The idea is super simple: Give writers of color a space to meet, provide some snacks, some ideas, some experts, and some resources and let these writers ask questions. Tintero Projects, a group I started for emerging Latinx writers, has a hand in organizing these events, along with support from VIP Arts Houston, Houston Public Library, My Brother’s Keeper, Houston Department of Health, and the Mayor’s Office of Education.

This project is still fairly new. So far it’s been a year of meetings. The Colony Summit meets quarterly and so the meetings are always packed. This all began as an idea batted around by Deborah D.E.E.P. Mouton, the current poet laureate for Houston, and me about a year ago. We both felt more needed to be done to gather all the writers of color up in the city and get folks talking to one another about where they are in their writing and what ways we could provide support. For example, some writers don’t know about submissions to literary journals or how to create a Submittable account for submissions. Others want to know about fellowships and residencies, or are just searching for community.

Our last Colony Summit meeting was on November 9, but be on the lookout for the next one. If you are in the Houston area and want to check out a session, don’t hesitate. Look for @vipartshouston on Instagram for announcements and more information.

Writers at a recent Colony Summit meeting.
 
Lupe Mendez is the literary outreach coordinator for Poets & Writers in Houston. Contact him at Houston@pw.org or on Twitter, @houstonpworg.

Venue Check Detroit

I love having an opportunity at the end of each week to reflect on the connections I have been able to make as a literary outreach coordinator. I want to take this opportunity to highlight venues in the city that have been getting more involved in the literary community through events, workshops, and books.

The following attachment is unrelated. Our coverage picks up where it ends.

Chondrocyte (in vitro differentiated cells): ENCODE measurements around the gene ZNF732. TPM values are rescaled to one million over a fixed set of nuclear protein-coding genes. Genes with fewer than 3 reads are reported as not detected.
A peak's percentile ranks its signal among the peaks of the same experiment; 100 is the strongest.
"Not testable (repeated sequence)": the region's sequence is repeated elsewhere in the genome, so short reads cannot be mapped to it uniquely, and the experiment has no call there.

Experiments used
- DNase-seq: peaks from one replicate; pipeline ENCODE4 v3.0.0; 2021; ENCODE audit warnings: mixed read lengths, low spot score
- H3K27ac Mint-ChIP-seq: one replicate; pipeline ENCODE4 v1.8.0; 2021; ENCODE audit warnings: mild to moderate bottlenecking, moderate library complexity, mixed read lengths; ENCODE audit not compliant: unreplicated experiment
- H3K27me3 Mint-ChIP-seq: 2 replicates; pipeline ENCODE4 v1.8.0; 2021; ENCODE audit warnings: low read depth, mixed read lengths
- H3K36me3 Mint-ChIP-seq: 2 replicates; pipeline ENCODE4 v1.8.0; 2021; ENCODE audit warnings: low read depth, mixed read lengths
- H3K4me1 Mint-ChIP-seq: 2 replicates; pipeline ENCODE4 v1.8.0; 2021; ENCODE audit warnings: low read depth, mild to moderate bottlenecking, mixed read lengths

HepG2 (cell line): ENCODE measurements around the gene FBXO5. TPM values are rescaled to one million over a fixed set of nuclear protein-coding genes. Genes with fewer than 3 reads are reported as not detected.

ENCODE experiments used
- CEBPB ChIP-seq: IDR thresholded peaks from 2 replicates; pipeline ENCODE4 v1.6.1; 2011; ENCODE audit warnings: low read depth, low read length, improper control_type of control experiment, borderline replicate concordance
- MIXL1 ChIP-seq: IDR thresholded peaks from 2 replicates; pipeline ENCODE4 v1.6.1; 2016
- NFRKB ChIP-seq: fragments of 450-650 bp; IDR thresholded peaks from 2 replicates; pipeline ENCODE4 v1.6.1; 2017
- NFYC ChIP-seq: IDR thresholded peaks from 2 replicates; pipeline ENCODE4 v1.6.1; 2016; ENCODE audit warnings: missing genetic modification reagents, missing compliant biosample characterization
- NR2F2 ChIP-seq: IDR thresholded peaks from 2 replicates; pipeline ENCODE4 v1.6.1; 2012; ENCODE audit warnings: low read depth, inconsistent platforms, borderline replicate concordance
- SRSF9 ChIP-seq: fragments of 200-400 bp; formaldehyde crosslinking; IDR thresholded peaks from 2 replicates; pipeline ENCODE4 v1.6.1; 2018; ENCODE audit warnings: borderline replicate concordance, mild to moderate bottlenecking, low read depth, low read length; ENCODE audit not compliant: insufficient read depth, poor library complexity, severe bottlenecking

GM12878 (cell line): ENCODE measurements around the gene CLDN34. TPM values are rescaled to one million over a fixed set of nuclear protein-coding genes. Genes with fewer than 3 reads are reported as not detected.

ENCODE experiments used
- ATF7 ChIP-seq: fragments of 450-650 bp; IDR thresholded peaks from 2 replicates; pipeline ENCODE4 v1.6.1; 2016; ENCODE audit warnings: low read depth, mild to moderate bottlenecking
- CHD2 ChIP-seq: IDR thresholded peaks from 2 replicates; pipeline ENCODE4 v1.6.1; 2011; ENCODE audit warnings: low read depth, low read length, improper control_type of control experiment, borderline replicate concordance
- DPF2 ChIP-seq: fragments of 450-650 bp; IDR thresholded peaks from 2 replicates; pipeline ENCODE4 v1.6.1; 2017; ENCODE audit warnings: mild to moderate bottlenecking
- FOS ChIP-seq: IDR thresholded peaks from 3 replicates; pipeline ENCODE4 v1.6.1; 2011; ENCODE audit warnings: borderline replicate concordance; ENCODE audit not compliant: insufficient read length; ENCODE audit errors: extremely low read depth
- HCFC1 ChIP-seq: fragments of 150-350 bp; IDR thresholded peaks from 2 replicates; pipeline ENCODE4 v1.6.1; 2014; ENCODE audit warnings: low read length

Spread Deli in Detroit’s Midtown area (formerly known as Cass Corridor) has a mission to “spread good vibes and great sandwiches.” On December 17, they will be opening their doors to host an open mic starting at 5:00 PM. This small but inviting space is also a fantastic choice for any writer who needs a place to write during the day.

Detroit Sip has been a supportive space for community activists and writers, and home to numerous workshops sponsored by Riverwise. Detroit Sip shares a building complex with Neighborhood HomeBase, a new community space that hosted this year’s Write-A-Thon Detroit. Located in the city’s University District, this is another small and welcoming space that remains rooted in its surrounding neighborhood.

Norwest Gallery of Art is a growing gallery in Detroit’s Rosedale community along the developing Grand River Creative Corridor, an art corridor and neighborhood revitalization project. The gallery is dedicated to contemporary arts with a curatorial focus on African and African American artists, and is open for rent to literary artists seeking event space. In fact, Riverwise writing workshops have been hosted here as well.